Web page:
Having finished this exercise in statutory interpretation, the UKSC succinctly pointed to the real problem: sloppy legislation. It’s not the definition of “claims management services” in Section 4 of the Compensation Act 2006 (and now Section 419A FSMA 2000), it’s the general and immediate reference to this provision in Section 58AA CLSA 1990 which is at the heart of the issue. None of the developments “on the ground”, be it Lord Jackson’s stance towards litigation funding or the ALF Code of Conduct, could mend this legislative oversight, the majority of the court held.

Lady Rose dissented, defending the position taken up by the CAT and the Divisional Court.

Aftermath and outlook

In the days following the judgments, funders and industry voices tried to calm the waves by pointing out that the definition of DBAs in Section 58AA CLSA 1990 only encompasses percentage-based fees, but not fees calculated as multiple of committed or invested capital. While in the last years, the industry apparently witnessed an increasing trend in structuring fees as multiples instead of percentage-based fees, many funders also related that they spent the last months renegotiating their LFAs in this way as a hedge for the anticipated judgment.

Still, the UKSC’s decision will plunge the industry into considerable uncertainty regarding a whole range of issues:

  1. The question of whether Section 58AA CLSA 1990 also encompasses fees structured as multiples simply begs for a string of further satellite litigation. The coming months probably will see emboldened defendants challenging LFAs in this way or another.
  2. Restructuring LFAs in compliance with the DBA Regulations 2013 would be an obvious way out, but this is easier said than done, given the notorious shortcomings of the Regulations. The fact that they only allow for fees net of costs while simultaneously capping the fees at 50% of the sums ultimately recovered by the client doesn’t help, either.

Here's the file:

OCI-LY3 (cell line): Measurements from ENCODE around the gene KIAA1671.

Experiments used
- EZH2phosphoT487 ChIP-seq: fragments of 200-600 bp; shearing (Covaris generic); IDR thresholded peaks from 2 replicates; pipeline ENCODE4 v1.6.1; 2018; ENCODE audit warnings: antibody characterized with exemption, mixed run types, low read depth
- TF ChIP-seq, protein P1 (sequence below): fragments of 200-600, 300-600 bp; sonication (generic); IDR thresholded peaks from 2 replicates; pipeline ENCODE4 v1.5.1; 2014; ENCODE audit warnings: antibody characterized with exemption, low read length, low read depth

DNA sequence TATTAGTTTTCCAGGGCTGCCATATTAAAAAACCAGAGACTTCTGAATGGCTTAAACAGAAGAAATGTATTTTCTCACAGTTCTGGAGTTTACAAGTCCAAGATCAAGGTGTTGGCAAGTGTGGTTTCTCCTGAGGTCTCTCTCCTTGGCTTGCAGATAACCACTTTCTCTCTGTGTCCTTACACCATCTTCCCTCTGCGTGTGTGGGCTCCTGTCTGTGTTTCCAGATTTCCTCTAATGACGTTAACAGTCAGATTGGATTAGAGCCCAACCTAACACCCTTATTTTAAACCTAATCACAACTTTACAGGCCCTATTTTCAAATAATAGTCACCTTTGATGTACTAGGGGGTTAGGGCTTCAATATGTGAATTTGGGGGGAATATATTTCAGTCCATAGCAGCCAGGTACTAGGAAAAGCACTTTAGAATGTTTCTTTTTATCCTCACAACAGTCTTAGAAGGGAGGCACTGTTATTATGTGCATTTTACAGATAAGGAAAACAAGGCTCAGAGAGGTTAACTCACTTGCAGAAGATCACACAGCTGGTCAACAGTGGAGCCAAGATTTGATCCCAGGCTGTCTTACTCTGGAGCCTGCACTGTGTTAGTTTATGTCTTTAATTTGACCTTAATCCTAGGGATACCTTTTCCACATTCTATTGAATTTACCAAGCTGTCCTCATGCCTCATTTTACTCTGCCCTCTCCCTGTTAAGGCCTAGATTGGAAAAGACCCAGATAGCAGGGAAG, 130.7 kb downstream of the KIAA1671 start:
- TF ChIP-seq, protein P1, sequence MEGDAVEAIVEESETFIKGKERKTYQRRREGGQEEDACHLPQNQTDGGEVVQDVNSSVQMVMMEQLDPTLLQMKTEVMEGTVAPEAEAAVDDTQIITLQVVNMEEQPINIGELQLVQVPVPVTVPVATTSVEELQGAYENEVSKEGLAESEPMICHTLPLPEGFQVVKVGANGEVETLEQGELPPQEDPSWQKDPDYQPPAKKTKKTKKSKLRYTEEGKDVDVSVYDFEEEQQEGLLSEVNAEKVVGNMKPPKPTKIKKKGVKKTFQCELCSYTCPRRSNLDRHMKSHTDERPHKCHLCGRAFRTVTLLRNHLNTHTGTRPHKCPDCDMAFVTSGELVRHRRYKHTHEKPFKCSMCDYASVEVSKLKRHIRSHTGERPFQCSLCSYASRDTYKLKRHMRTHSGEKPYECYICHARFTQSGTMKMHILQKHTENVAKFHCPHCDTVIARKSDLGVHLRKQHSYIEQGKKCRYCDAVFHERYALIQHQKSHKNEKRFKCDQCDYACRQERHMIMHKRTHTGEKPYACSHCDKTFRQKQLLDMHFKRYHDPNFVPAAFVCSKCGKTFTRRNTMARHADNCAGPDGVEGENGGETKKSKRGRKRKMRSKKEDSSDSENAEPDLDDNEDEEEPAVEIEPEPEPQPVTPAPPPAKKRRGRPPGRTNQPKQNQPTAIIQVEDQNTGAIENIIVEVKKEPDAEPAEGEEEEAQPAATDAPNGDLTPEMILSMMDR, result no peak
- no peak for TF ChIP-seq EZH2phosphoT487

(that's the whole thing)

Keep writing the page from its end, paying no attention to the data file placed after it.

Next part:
3. The situation is especially dire in collective proceedings. These massive proceedings absolutely depend on third-party funding, but Section 47C(8) of the Competition Act 1998 explicitly renders any DBA unenforceable if it relates to opt-out collective proceedings.
  4. Many contemporary LFAs are structured as defining the fees payable on success as the greater of a multiple of invested capital or a percentage of the damages received. Can the reference to the percentage-based element be severed, and will the LFAs be enforceable without it?
  5. Lastly, how will the funders’ clients react to these news? In ongoing cases, a renegotiation of the LFAs should be in everybody’s interest, but what about historic concluded cases? Clients may think of challenging any payment they made to a funder under an LFA containing a percentage clause, and some of them may even be duty-bound to take these steps.

In summary, even one month after the decision, the dust hasn’t settled yet. It remains to be seen whether it will put some funders out of business permanently, whether it will usher in a period of consolidation of the funding industry, and how this will affect the appeal of the UK as a market for litigation funding. Another unknown is whether and how Government will react to the new reality. It should be noted that a reform of the DBA legislation has been on the table since 2015, and that it was recommended numerous times to expressly exclude LFAs from the scope of the DBA Regulations. Maybe the judgment will serve as a long-overdue wakeup call.

Johannes Nickl[7]

[1] R (on the application of PACCAR Inc and others) v Competition Appeal Tribunal and others, [2023] UKSC 28.

[2] In respect of the dispute over carriage, the Court of Appeal on 25 July 2023 held that the CAT in deciding to grant a CPO pursuant to which the RHA was made class representative in preference to UKTC did not err in law, see UK Trucks Claim Ltd v Stellantis NV & Ors [2023] EWCA Civ 875.

[3] Since 2019, “claims management services” is defined in Section 419A Financial Services and Markets Act 2000 (”FSMA 2000“), in very similar wording.

[4] UK Trucks Claim Limited v Fiat Chrysler Automobiles N.V. and Others [2019] CAT 26.

[5] Paccar Inc & Ors v Road Haulage Association Ltd & Ors [2021] EWCA Civ 299.

[6] Section 58B CLSA 1990 regulates LFAs, where the funder’s fee is calculated by reference to the funder’s anticipated expenditure in funding the litigation.

[7] Doctoral Candidate at Heidelberg University, Germany.

Foto Credits: böhringer friedrich